Trumpet creeper (Campsis radicans) is a large native vine with showy, trumpet-shaped flowers. One of the best vines for attracting hummingbirds to the garden, trumpet creeper grows wild throughout eastern North America, but is well-adapted for growing in almost any part of the country.
Essential Trumpet Creeper Facts
Trumpet creeper's finely divided foliage comes in clusters of shiny green leaves, but the flowers are the main attraction -- three-inch orange-red blossoms that cover the vines in summer. Trumpet creeper grows rapidly to 40 feet in height and becomes large and woody with age. It is one of the most common ornamental vines in nurseries throughout the country.
Hardy in USDA zones 4 to 10, trumpet creeper is a tough and adaptable species. It flowers best in full sun, but is not picky about soil type.
Planting the Vine
Trumpet creeper is typically grown from plants purchased in a nursery, rather than by seed. Fall or spring is the preferred season for planting, so the roots can get established while the weather is cool. If new vines pop-up from the roots of an existing plant, these can be dug out with a piece of root attached and transplanted as a way of propagating the plant.
Problems With Aggressive Growth
Trumpet creeper is rarely bothered by pests and disease, but it grows at an aggressive rate, meaning some maintenance is usually necessary. It will sprawl across the ground if it is allowed to, so it helpful to periodically clip off new stems that emerge from the base of the vine, or make sure to train them onto the trellis structure that is provided.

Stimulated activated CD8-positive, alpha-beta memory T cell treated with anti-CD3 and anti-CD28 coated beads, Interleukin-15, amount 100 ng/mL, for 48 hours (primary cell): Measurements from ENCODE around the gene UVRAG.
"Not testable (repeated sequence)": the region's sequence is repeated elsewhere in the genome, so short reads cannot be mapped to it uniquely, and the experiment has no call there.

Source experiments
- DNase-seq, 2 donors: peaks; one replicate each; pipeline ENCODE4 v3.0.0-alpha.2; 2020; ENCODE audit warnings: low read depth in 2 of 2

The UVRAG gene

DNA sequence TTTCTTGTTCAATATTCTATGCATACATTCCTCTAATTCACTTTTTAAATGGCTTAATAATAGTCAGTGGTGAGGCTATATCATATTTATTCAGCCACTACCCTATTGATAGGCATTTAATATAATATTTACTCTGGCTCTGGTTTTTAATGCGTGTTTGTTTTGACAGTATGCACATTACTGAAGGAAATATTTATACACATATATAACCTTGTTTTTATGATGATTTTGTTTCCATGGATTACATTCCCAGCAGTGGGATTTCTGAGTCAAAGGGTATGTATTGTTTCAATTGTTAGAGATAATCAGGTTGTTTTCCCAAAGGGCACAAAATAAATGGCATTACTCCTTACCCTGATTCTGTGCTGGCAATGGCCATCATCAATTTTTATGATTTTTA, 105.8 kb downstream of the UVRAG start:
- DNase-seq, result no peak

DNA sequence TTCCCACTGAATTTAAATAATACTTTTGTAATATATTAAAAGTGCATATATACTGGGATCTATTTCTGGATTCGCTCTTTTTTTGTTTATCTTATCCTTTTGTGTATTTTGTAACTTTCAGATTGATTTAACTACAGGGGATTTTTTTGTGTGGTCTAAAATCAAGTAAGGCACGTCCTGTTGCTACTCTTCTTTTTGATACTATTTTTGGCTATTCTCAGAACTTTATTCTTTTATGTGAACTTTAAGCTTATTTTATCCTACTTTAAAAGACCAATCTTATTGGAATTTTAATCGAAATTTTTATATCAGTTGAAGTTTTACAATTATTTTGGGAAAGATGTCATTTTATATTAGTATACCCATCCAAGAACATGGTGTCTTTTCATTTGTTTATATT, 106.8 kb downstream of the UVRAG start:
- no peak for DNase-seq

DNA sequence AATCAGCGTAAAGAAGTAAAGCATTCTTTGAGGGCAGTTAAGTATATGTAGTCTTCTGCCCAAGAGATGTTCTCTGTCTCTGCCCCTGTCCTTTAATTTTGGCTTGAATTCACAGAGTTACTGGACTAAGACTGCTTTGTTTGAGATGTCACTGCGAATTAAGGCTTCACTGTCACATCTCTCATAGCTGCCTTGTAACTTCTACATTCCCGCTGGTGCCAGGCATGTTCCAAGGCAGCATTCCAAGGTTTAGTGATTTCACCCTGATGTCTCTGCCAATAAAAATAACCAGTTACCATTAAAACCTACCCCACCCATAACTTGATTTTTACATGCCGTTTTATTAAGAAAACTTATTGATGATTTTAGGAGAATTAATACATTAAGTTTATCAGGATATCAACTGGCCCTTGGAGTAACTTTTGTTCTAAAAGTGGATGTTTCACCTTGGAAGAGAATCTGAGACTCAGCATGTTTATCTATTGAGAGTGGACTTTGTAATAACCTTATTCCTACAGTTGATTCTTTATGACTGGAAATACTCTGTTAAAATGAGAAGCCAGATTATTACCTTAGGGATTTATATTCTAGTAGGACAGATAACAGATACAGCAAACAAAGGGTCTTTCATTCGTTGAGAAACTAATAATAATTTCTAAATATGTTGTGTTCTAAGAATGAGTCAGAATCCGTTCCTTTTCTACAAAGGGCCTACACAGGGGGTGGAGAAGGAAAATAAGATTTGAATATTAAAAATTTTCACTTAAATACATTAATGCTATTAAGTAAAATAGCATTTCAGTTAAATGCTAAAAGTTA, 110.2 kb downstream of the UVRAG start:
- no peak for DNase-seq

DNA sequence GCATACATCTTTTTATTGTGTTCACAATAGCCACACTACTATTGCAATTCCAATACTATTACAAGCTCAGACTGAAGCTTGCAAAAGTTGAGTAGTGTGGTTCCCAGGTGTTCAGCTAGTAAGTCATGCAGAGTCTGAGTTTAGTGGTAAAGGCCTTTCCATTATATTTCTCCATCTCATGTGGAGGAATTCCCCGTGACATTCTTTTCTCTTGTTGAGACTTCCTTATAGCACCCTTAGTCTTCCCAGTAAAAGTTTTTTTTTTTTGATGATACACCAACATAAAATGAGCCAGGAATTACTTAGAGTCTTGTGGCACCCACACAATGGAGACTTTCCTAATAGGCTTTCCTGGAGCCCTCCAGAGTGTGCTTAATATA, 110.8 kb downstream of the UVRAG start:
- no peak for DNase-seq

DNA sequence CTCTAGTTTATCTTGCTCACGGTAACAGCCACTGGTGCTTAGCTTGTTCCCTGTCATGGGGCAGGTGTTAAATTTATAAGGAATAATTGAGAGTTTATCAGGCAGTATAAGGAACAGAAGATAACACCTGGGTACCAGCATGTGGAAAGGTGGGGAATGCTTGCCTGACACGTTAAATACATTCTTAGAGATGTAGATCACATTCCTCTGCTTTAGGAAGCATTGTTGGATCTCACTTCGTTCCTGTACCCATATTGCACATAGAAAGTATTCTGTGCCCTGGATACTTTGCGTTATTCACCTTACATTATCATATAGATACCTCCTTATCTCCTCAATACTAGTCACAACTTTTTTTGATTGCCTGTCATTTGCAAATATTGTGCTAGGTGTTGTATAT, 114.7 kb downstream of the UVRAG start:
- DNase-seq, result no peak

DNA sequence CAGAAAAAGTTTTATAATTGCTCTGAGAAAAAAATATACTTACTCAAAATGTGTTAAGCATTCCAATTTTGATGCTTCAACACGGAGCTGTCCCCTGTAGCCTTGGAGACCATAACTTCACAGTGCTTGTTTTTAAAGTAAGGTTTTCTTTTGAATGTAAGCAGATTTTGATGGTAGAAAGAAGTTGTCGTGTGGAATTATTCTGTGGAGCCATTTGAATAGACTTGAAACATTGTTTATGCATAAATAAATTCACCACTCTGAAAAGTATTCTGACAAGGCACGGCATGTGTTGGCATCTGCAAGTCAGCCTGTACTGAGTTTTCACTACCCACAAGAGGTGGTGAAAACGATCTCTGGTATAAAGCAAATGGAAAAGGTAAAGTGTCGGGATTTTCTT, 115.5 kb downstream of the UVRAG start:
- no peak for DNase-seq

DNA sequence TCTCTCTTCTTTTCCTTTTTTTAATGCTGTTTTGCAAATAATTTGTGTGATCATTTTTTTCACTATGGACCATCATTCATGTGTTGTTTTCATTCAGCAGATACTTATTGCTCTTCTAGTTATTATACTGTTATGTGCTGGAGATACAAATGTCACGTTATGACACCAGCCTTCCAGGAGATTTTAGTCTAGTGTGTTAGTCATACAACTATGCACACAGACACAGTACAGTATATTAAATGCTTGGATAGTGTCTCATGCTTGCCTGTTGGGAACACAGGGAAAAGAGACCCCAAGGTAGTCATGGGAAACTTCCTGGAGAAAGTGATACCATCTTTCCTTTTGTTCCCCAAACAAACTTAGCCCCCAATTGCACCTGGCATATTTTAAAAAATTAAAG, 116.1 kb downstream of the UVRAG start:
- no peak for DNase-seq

Vines have a tendency to pop up from the root system a good distance from the main plant, which should always be cut out along with the root they are attached to in order to keep trumpet creeper from spreading.
Trumpet creeper can be cut back severely in fall or early spring each year to limit its overall size.
Landscaping With Trumpet Creeper
Trumpet creeper is best in large scale landscaping applications, especially native plantings where it is an asset in its ability to attract hummingbirds. It needs a stout arbor or trellis though it can also be trained up large trees as it is found in nature. The vines can damage house siding, so it's best not to plant immediately adjacent to the house.
An alternative option is to plant trumpet creeper in a large pot or planter which prevents the roots from spreading out and popping up elsewhere.
A few named cultivars of trumpet creeper are available.
- 'Flava' is a yellow-flowered variety.
- 'Atropurpurea' has darker red flowers than the basic species.
- 'Speciosa' is a form with a smaller, more compact growth habit.
Trumpet creeper flowers have the ideal color and tubular shape that encourages hummingbirds to come for a drink of nectar. Bright and cheery, they light up the landscape with their summer spectacle.